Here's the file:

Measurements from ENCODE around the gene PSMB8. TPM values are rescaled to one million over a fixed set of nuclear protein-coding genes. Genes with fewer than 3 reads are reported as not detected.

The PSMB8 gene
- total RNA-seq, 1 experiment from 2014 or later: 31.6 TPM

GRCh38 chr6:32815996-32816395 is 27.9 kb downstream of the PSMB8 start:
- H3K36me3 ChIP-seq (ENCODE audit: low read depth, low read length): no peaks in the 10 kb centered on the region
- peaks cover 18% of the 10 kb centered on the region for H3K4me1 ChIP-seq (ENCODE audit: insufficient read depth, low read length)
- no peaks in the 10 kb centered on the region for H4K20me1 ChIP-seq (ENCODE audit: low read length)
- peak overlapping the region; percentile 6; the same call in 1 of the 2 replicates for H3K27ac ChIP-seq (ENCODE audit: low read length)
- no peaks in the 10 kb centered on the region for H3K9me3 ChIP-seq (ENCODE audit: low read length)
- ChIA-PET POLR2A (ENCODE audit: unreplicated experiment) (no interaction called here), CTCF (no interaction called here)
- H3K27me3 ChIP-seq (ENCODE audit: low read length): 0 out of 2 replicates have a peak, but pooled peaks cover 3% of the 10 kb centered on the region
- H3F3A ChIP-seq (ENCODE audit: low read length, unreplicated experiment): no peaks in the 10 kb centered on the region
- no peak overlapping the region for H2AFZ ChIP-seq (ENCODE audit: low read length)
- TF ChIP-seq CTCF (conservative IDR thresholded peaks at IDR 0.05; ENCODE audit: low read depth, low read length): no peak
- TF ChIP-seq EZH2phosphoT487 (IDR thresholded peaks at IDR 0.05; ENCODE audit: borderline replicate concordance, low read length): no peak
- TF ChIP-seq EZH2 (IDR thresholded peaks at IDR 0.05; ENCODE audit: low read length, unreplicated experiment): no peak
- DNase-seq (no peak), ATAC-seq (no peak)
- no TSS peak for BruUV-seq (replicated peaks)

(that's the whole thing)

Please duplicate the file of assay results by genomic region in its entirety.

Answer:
Measurements from ENCODE around the gene PSMB8. TPM values are rescaled to one million over a fixed set of nuclear protein-coding genes. Genes with fewer than 3 reads are reported as not detected.

The PSMB8 gene
- total RNA-seq, 1 experiment from 2014 or later: 31.6 TPM

GRCh38 chr6:32815996-32816395 is 27.9 kb downstream of the PSMB8 start:
- H3K36me3 ChIP-seq (ENCODE audit: low read depth, low read length): no peaks in the 10 kb centered on the region
- peaks cover 18% of the 10 kb centered on the region for H3K4me1 ChIP-seq (ENCODE audit: insufficient read depth, low read length)
- no peaks in the 10 kb centered on the region for H4K20me1 ChIP-seq (ENCODE audit: low read length)
- peak overlapping the region; percentile 6; the same call in 1 of the 2 replicates for H3K27ac ChIP-seq (ENCODE audit: low read length)
- no peaks in the 10 kb centered on the region for H3K9me3 ChIP-seq (ENCODE audit: low read length)
- ChIA-PET POLR2A (ENCODE audit: unreplicated experiment) (no interaction called here), CTCF (no interaction called here)
- H3K27me3 ChIP-seq (ENCODE audit: low read length): 0 out of 2 replicates have a peak, but pooled peaks cover 3% of the 10 kb centered on the region
- H3F3A ChIP-seq (ENCODE audit: low read length, unreplicated experiment): no peaks in the 10 kb centered on the region
- no peak overlapping the region for H2AFZ ChIP-seq (ENCODE audit: low read length)
- TF ChIP-seq CTCF (conservative IDR thresholded peaks at IDR 0.05; ENCODE audit: low read depth, low read length): no peak
- TF ChIP-seq EZH2phosphoT487 (IDR thresholded peaks at IDR 0.05; ENCODE audit: borderline replicate concordance, low read length): no peak
- TF ChIP-seq EZH2 (IDR thresholded peaks at IDR 0.05; ENCODE audit: low read length, unreplicated experiment): no peak
- DNase-seq (no peak), ATAC-seq (no peak)
- no TSS peak for BruUV-seq (replicated peaks)